THERE is just no stopping the creation of new millionaires in SA, with blacks, Indians and coloureds fuelling the accelerating trend.

The number of dollar millionaires in the country has risen 9% since 2007 despite the significant depreciation of the rand against the US dollar, according to a new report released on Thursday. This growth is, however, lower than the average growth in gross domestic product per capita over the period, which rose 15% from $5,900 in 2007 to $6,700 in 2014, says the New World Wealth’s South Africa Wealth Report for 2015.

By 2017 the number of dollar millionaires in South Africa is forecast to grow by 19%, to reach about 55,500.

Faster growth is constrained by the current electricity crisis, increasing trade union involvement and a rising level of government regulation.

Over the period of the report, from 2007-14, the rand lost 41% of its value. Asset price performance ranged from 127% for the “Classic Car index” while fine wines lost 1% dollar values, and local residential property declined 21.2%. This is opposed to a 293% rise during the seven-year period between 2000 and 2007, which created many property millionaires, particularly in Cape Town. Wealth distribution continues to be vastly unequal, but is closing.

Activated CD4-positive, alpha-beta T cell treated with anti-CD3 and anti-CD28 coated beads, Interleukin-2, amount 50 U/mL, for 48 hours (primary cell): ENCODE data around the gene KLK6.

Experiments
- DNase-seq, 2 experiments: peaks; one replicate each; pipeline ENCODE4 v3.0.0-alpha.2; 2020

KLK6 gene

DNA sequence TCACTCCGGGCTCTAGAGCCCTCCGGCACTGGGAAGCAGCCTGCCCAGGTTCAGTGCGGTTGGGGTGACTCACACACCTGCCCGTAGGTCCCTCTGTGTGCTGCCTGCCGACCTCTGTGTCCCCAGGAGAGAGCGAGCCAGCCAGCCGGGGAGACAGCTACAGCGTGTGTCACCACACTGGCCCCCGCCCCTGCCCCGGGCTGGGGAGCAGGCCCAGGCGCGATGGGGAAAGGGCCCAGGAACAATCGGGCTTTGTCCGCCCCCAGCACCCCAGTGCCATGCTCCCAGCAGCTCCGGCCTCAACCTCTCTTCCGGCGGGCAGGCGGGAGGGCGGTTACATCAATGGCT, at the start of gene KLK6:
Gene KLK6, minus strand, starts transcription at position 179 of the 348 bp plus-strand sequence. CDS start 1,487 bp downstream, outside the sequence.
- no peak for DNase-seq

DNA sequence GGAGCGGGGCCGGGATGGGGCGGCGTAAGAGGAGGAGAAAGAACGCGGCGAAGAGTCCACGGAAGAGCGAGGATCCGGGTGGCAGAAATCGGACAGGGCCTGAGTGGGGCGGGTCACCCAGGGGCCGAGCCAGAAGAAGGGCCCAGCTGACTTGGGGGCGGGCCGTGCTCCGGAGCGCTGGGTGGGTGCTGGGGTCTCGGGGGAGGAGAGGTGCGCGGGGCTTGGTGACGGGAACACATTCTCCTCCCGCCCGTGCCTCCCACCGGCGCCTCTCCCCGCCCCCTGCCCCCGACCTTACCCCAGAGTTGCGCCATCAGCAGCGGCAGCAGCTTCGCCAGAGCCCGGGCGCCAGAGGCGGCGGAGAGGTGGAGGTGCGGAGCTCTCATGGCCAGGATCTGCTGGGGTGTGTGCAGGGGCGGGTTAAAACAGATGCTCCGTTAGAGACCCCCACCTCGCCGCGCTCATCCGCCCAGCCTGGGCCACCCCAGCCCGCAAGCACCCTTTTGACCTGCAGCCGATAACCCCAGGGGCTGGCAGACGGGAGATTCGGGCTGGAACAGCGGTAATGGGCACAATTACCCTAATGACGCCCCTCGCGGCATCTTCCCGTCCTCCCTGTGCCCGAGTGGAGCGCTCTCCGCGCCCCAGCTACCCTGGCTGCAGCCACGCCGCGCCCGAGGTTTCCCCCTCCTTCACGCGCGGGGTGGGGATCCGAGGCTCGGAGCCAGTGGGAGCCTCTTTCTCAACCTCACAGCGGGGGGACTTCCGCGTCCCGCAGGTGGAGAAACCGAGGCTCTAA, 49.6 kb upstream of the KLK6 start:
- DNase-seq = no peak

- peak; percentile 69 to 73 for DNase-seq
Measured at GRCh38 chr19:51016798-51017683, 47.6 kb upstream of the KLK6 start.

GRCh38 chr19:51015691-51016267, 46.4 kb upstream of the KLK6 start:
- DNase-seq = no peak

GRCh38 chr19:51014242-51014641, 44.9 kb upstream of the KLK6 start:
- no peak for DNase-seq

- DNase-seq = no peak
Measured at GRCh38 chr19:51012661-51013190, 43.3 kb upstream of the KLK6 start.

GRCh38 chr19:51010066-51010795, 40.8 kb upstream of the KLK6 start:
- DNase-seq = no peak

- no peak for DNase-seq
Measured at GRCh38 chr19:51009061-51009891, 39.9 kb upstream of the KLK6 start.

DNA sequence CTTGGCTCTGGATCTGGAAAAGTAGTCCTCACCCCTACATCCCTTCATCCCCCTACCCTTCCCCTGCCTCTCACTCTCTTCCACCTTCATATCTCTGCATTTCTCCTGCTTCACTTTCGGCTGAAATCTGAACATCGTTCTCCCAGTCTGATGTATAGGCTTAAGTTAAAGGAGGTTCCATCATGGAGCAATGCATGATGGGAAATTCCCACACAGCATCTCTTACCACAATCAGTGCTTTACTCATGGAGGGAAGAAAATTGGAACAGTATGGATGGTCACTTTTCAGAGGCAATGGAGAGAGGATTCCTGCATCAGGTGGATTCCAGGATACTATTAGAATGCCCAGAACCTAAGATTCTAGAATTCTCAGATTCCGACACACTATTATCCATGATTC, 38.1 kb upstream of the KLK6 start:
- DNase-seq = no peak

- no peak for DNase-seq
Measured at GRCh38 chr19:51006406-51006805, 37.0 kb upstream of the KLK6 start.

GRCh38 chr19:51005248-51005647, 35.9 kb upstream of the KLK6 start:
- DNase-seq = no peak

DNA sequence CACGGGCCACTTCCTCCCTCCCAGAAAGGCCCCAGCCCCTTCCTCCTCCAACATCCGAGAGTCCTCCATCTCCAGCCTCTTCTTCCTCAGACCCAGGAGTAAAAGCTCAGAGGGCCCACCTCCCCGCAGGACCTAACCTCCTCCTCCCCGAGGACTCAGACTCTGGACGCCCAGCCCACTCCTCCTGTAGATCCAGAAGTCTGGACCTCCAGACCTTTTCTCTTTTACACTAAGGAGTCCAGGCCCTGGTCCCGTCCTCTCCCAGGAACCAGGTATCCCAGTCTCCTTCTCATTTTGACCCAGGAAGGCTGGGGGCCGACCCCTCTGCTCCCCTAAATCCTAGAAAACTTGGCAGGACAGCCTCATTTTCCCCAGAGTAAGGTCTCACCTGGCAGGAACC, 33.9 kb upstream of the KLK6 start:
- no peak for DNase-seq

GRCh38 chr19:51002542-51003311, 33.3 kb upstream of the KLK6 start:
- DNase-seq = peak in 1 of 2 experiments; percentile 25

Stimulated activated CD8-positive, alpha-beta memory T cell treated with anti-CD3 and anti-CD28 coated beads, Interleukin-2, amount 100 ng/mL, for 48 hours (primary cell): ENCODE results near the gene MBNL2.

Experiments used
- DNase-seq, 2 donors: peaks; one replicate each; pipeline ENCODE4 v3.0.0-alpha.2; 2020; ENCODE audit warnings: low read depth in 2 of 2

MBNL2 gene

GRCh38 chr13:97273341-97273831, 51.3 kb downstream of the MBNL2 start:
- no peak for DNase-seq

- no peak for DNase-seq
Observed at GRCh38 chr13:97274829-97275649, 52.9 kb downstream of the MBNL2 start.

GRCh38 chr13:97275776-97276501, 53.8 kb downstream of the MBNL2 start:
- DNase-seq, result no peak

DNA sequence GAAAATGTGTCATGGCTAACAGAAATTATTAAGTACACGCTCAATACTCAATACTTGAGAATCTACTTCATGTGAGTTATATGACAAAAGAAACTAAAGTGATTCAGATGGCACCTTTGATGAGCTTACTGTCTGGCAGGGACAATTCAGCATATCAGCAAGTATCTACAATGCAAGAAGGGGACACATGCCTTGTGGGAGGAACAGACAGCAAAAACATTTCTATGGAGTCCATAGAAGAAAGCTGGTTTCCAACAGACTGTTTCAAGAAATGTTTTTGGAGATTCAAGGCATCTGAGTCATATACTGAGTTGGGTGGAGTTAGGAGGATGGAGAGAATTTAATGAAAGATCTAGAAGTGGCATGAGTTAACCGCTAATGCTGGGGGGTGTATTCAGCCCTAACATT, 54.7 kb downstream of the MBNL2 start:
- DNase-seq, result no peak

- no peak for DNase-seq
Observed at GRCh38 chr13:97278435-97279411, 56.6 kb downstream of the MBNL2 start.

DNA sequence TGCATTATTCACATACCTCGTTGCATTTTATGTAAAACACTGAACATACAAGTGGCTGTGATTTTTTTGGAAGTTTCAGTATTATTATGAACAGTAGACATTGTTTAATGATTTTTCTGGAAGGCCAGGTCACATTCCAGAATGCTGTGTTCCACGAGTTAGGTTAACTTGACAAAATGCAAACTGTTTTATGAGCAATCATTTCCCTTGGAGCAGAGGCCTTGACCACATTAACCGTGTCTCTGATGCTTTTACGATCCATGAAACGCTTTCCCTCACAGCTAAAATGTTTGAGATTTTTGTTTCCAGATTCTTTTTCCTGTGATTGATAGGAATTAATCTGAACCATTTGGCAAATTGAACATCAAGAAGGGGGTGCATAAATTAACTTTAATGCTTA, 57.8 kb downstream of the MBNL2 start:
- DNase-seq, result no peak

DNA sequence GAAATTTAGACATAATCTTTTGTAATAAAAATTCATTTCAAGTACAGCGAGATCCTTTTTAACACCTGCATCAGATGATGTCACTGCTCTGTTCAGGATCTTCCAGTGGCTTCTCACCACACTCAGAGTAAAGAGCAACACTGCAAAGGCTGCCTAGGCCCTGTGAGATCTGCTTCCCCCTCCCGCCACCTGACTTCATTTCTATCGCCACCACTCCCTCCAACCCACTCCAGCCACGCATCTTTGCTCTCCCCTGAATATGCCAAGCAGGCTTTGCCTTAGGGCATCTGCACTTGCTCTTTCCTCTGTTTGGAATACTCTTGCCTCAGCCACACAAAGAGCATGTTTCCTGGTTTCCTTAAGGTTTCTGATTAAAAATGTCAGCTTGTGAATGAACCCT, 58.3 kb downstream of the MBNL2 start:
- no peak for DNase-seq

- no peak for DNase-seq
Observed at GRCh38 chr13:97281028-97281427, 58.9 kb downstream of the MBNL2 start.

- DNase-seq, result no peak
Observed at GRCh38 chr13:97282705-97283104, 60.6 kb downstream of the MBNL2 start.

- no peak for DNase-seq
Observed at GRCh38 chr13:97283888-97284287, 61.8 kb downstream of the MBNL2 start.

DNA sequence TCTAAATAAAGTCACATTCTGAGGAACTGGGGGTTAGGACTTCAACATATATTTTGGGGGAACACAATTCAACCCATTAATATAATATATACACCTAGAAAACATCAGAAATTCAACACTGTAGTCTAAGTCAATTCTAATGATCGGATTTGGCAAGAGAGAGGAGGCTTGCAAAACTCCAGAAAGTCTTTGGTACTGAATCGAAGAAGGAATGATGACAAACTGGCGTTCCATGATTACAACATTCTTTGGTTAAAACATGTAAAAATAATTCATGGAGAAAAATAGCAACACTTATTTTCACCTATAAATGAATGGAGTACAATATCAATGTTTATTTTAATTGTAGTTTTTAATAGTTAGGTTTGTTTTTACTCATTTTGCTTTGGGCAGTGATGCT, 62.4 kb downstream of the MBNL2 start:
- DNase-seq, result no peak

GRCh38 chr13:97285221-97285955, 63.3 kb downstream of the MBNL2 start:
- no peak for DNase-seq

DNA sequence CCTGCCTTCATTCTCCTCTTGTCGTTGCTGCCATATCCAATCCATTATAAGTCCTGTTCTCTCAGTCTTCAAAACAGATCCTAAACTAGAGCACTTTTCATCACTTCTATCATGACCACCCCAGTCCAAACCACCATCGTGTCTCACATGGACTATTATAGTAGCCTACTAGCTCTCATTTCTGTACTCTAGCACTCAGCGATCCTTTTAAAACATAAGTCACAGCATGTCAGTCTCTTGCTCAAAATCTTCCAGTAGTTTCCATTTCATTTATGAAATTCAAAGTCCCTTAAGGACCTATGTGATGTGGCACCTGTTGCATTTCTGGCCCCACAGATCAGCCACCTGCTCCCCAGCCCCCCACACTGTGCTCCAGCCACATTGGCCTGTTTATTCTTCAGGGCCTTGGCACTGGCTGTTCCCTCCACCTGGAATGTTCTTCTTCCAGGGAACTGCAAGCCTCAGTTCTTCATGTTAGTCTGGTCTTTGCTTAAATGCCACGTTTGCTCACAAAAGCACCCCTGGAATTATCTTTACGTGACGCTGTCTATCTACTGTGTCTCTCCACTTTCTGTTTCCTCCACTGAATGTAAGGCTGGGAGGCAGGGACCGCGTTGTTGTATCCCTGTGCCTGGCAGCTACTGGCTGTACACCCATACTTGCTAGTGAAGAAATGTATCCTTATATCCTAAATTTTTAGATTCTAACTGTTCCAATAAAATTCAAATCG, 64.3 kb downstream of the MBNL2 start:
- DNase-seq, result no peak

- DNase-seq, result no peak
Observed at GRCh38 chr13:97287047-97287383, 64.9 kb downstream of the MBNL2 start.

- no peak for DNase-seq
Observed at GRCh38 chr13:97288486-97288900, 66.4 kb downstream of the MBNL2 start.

In 2014, just under a third — 31% of high net wealth individuals came from previously disadvantaged backgrounds.

Over the review period, the number of white dollar millionaires declined 13%, while those of Indian, Coloured and African grew 172% and 113% respectively.

Across the world, wealth held by individuals amounted to about $195-trillion at the end of 2014— with 13-million dollar millionaires. Their collective worth stood at $66-trillion.